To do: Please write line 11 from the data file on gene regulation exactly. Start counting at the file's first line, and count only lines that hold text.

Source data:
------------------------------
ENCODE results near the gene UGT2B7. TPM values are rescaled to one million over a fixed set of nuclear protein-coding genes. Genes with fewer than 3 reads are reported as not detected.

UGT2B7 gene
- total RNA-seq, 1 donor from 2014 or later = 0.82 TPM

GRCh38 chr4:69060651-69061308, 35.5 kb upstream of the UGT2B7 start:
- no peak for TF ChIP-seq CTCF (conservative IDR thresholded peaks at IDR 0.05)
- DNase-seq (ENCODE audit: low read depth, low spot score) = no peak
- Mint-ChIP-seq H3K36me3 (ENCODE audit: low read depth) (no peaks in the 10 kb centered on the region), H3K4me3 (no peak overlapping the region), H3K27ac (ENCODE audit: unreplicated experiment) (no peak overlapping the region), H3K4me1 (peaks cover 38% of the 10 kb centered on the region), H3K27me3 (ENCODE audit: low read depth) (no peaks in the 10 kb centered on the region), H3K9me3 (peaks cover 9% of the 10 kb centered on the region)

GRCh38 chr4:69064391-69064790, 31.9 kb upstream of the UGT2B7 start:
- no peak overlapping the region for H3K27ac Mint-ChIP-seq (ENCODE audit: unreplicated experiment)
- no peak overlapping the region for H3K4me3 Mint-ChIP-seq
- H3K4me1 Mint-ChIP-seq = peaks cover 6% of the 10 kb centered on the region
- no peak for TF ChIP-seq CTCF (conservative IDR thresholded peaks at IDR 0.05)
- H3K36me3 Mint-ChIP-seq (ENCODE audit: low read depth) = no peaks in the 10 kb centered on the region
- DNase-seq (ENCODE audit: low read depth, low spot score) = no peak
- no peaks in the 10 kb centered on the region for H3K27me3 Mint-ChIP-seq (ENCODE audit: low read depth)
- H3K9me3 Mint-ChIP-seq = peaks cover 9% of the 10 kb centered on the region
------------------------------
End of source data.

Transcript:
- H3K4me1 Mint-ChIP-seq = peaks cover 6% of the 10 kb centered on the region